was first called l’americana at my host family’s dinner table in Rome nearly two decades ago. After college, I lived with “La Signora” (the lady of the house) and her daughter Bianca, who, like me, was then in her twenties. The other children were grown, and the father had just died. I lived there for free in exchange for teaching them English. They were a wealthy family, and lived in the posh, post-war Parioli neighborhood.
Every Tuesday evening, La Signora had her women friends over to play Canasta, a rummy-like card game. The women had big, salon-styled hairdos, and smoked skinny cigarettes. After cocktails they’d play canasta in the living room, with La Signora summoned Bianca and I to the table for the delicious food she’d prepared. It was there that I tasted many Italian specialties, including involtini and saltimbocca, for the first time.
At the start of my stay, the dinner conversation often turned to me. The ladies were curious why, of all things, I’d come to Rome “all the way from America” to study the country’s “extracomunitari,” the Italian term for non-European immigrants. In fact, the term had pejorative connotations, especially among conservatives — and Parioli was filled with them. I never reminded them that I was technically an extracomunitaria myself, since U.S. citizens have no ties to Europe or the European Union.
I was instead branded “l’americana” — The American — a label la La Signora used once at dinner. “Mamma, she has a name,” Bianca implored. “Call her Cristina.”
Though I thought that l’americana was more playful than offensive, I was delighted that Bianca, who’d taken little interest in me until then, had seemingly come to my defense.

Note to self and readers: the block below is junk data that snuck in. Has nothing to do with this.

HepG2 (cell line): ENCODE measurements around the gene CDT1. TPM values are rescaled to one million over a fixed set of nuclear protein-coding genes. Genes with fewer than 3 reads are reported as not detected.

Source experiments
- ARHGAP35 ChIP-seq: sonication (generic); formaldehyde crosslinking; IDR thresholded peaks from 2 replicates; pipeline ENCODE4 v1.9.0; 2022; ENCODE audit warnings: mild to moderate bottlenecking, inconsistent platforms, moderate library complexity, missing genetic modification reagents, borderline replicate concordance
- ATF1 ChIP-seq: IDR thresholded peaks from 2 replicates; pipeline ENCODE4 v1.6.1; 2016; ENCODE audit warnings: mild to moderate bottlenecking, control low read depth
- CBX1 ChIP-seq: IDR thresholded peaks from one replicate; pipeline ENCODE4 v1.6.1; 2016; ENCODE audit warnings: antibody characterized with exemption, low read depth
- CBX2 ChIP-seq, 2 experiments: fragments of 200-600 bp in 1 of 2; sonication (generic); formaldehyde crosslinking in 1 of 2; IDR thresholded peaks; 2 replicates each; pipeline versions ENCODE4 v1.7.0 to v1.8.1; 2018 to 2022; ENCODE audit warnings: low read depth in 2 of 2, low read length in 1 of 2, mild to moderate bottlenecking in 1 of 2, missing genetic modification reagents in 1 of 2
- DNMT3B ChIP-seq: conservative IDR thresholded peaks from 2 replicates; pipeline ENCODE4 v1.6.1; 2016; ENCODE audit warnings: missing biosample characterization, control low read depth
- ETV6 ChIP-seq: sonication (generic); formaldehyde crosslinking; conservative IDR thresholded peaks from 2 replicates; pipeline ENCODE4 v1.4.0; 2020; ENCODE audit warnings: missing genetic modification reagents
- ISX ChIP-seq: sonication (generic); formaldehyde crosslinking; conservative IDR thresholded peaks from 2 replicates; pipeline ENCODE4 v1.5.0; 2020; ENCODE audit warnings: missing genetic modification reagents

But I wasn’t off the hook yet. La Signora continued to probe my nationality. “Cristina, what do you think of the outcome of the Civil War in your country?” she asked. “Because don’t you think that blacks up North are a little too cocky?”
Stunned, I looked for help from Bianca, whose name means white, but she looked as expectant of an answer as everyone else.
My Italian wasn’t yet good enough to advance this kind of conversation. Still, I tried to explain that the war’s outcome had created the foundation for American egalitarianism.
At another dinner with just La Signora and Bianca, I asked them which Italian politician they supported. Barely looking up from the talk show on the little television in the kitchen, they said, one just after the other, “Fini.”
I didn’t know much about Italian politics, but I knew that many of my Leftist friends considered Gianfranco Fini to be a neo-fascist. I couldn’t weigh in on that, but I did know that in my bedroom — which had belonged to a daughter who’d ran away from home — maps and pictures of Italy’s African colonies hung on the floral wallpapered walls. There were books by Gabriele D’Annunzio, considered by some to be a Fascist writer.
I’d never been interested in politics, but suddenly I found myself steeped in political context, caught in the middle of Italy’s turn-of-the-21st century political extremism. I was studying with a Communist professor who deplored America, or as he said, the “Yankees.”
Neither extreme felt quite right to me, and for the first time in my life, I felt homesick for America. I thought about my maternal grandmother, a lifelong Democrat. Her father, a farmer and coal miner, was a labor unionist. Her mother, my great-grandmother, was born in Italy, in the little house in northern Italy that my family visited as a child. Our distant relatives greeted us with a chorus of “si, si, si.”
Growing up, I was eager to shed these hardscrabble, working-class roots, but suddenly, the very people I’d wished to disassociate myself from were those I missed most.
I felt a similar sort of homesickness the night Donald Trump was elected president. Like many Americans, I was shocked and disappointed. The bullies have won, I told myself. Not surprisingly, recent studies have shown that bullying in schools is on the rise. So is gun violence. We live in a culture in which vulnerability itself is under attack. Trump is just a symptom of deeper cultural woes.
Only after the election did I realize that I missed the Italy I had discovered all those years ago, mostly after the Italy of my Parioli family and my professor. With all its flaws, Italy was a country whose values of compassion, generosity, and intellectual inquiry aligned with my own.
Like many Americans, I joked that if Trump was elected, I would leave the country — in my case, for Italy. I haven’t done that, not yet, but I did begin to revel in memories of the Italy I long ago came to know and love, the place where l’americana came of age.